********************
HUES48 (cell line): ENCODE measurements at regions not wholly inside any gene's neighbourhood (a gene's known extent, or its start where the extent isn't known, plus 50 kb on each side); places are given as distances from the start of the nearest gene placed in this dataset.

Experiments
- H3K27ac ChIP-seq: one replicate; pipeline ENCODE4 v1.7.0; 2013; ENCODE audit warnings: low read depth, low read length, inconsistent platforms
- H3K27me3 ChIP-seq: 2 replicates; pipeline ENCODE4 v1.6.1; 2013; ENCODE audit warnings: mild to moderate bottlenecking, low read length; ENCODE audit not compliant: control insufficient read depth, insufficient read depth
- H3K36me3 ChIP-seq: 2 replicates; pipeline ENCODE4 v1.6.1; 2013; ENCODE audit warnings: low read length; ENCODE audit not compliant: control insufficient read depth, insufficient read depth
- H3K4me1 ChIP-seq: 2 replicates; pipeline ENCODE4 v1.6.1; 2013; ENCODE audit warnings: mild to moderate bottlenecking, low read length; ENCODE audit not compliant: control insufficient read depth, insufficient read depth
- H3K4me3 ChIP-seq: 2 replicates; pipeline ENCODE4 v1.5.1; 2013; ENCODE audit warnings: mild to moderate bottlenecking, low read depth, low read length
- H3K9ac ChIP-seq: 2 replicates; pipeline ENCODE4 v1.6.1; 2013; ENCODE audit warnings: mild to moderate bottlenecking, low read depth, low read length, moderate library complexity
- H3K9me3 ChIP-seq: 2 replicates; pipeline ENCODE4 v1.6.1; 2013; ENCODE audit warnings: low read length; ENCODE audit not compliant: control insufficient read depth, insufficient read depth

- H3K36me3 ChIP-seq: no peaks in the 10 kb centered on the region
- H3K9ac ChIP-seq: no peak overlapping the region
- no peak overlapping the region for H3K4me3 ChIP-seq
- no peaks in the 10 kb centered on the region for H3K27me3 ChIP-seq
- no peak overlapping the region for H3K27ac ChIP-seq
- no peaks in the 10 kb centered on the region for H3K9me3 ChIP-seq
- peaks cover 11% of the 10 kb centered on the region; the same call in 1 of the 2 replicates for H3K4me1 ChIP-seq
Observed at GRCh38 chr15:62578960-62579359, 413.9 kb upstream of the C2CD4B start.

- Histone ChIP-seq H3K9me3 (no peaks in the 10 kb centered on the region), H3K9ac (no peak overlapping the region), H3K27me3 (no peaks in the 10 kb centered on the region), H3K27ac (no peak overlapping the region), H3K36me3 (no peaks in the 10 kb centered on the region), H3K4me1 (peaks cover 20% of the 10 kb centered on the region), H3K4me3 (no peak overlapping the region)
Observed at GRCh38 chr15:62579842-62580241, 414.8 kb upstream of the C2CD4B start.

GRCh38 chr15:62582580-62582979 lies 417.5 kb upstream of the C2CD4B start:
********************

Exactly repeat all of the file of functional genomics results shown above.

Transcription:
HUES48 (cell line): ENCODE measurements at regions not wholly inside any gene's neighbourhood (a gene's known extent, or its start where the extent isn't known, plus 50 kb on each side); places are given as distances from the start of the nearest gene placed in this dataset.

Experiments
- H3K27ac ChIP-seq: one replicate; pipeline ENCODE4 v1.7.0; 2013; ENCODE audit warnings: low read depth, low read length, inconsistent platforms
- H3K27me3 ChIP-seq: 2 replicates; pipeline ENCODE4 v1.6.1; 2013; ENCODE audit warnings: mild to moderate bottlenecking, low read length; ENCODE audit not compliant: control insufficient read depth, insufficient read depth
- H3K36me3 ChIP-seq: 2 replicates; pipeline ENCODE4 v1.6.1; 2013; ENCODE audit warnings: low read length; ENCODE audit not compliant: control insufficient read depth, insufficient read depth
- H3K4me1 ChIP-seq: 2 replicates; pipeline ENCODE4 v1.6.1; 2013; ENCODE audit warnings: mild to moderate bottlenecking, low read length; ENCODE audit not compliant: control insufficient read depth, insufficient read depth
- H3K4me3 ChIP-seq: 2 replicates; pipeline ENCODE4 v1.5.1; 2013; ENCODE audit warnings: mild to moderate bottlenecking, low read depth, low read length
- H3K9ac ChIP-seq: 2 replicates; pipeline ENCODE4 v1.6.1; 2013; ENCODE audit warnings: mild to moderate bottlenecking, low read depth, low read length, moderate library complexity
- H3K9me3 ChIP-seq: 2 replicates; pipeline ENCODE4 v1.6.1; 2013; ENCODE audit warnings: low read length; ENCODE audit not compliant: control insufficient read depth, insufficient read depth

- H3K36me3 ChIP-seq: no peaks in the 10 kb centered on the region
- H3K9ac ChIP-seq: no peak overlapping the region
- no peak overlapping the region for H3K4me3 ChIP-seq
- no peaks in the 10 kb centered on the region for H3K27me3 ChIP-seq
- no peak overlapping the region for H3K27ac ChIP-seq
- no peaks in the 10 kb centered on the region for H3K9me3 ChIP-seq
- peaks cover 11% of the 10 kb centered on the region; the same call in 1 of the 2 replicates for H3K4me1 ChIP-seq
Observed at GRCh38 chr15:62578960-62579359, 413.9 kb upstream of the C2CD4B start.

- Histone ChIP-seq H3K9me3 (no peaks in the 10 kb centered on the region), H3K9ac (no peak overlapping the region), H3K27me3 (no peaks in the 10 kb centered on the region), H3K27ac (no peak overlapping the region), H3K36me3 (no peaks in the 10 kb centered on the region), H3K4me1 (peaks cover 20% of the 10 kb centered on the region), H3K4me3 (no peak overlapping the region)
Observed at GRCh38 chr15:62579842-62580241, 414.8 kb upstream of the C2CD4B start.

GRCh38 chr15:62582580-62582979 lies 417.5 kb upstream of the C2CD4B start: